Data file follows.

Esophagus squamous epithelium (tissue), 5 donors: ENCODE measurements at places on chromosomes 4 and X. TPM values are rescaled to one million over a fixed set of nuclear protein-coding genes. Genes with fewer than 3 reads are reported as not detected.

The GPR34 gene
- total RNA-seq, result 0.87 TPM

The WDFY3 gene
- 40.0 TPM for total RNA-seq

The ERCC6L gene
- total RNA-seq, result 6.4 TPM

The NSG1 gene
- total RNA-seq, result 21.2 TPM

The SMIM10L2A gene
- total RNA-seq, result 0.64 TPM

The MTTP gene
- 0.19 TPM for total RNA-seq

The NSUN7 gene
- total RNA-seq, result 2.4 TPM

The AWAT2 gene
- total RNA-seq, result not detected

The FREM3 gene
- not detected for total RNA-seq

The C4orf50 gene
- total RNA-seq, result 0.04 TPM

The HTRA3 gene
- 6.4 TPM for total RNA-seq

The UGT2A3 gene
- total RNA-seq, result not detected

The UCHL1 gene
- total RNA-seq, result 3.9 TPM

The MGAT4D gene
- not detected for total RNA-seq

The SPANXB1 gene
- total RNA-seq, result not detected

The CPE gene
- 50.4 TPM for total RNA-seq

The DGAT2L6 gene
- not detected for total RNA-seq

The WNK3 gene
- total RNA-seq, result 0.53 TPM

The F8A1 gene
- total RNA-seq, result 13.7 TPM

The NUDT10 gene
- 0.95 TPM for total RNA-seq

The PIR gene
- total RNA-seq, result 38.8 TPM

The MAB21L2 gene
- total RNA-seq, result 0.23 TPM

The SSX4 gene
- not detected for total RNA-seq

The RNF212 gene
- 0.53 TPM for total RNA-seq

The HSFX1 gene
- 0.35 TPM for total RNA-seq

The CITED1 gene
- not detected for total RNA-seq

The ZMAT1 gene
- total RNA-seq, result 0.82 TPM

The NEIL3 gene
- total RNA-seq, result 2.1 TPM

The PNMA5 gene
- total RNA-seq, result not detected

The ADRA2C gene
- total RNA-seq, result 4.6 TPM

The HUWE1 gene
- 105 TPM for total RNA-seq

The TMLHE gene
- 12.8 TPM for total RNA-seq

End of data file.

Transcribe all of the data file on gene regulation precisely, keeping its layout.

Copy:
Esophagus squamous epithelium (tissue), 5 donors: ENCODE measurements at places on chromosomes 4 and X. TPM values are rescaled to one million over a fixed set of nuclear protein-coding genes. Genes with fewer than 3 reads are reported as not detected.

The GPR34 gene
- total RNA-seq, result 0.87 TPM

The WDFY3 gene
- 40.0 TPM for total RNA-seq

The ERCC6L gene
- total RNA-seq, result 6.4 TPM

The NSG1 gene
- total RNA-seq, result 21.2 TPM

The SMIM10L2A gene
- total RNA-seq, result 0.64 TPM

The MTTP gene
- 0.19 TPM for total RNA-seq

The NSUN7 gene
- total RNA-seq, result 2.4 TPM

The AWAT2 gene
- total RNA-seq, result not detected

The FREM3 gene
- not detected for total RNA-seq

The C4orf50 gene
- total RNA-seq, result 0.04 TPM

The HTRA3 gene
- 6.4 TPM for total RNA-seq

The UGT2A3 gene
- total RNA-seq, result not detected

The UCHL1 gene
- total RNA-seq, result 3.9 TPM

The MGAT4D gene
- not detected for total RNA-seq

The SPANXB1 gene
- total RNA-seq, result not detected

The CPE gene
- 50.4 TPM for total RNA-seq

The DGAT2L6 gene
- not detected for total RNA-seq

The WNK3 gene
- total RNA-seq, result 0.53 TPM

The F8A1 gene
- total RNA-seq, result 13.7 TPM

The NUDT10 gene
- 0.95 TPM for total RNA-seq

The PIR gene
- total RNA-seq, result 38.8 TPM

The MAB21L2 gene
- total RNA-seq, result 0.23 TPM

The SSX4 gene
- not detected for total RNA-seq

The RNF212 gene
- 0.53 TPM for total RNA-seq

The HSFX1 gene
- 0.35 TPM for total RNA-seq

The CITED1 gene
- not detected for total RNA-seq

The ZMAT1 gene
- total RNA-seq, result 0.82 TPM

The NEIL3 gene
- total RNA-seq, result 2.1 TPM

The PNMA5 gene
- total RNA-seq, result not detected

The ADRA2C gene
- total RNA-seq, result 4.6 TPM

The HUWE1 gene
- 105 TPM for total RNA-seq

The TMLHE gene
- 12.8 TPM for total RNA-seq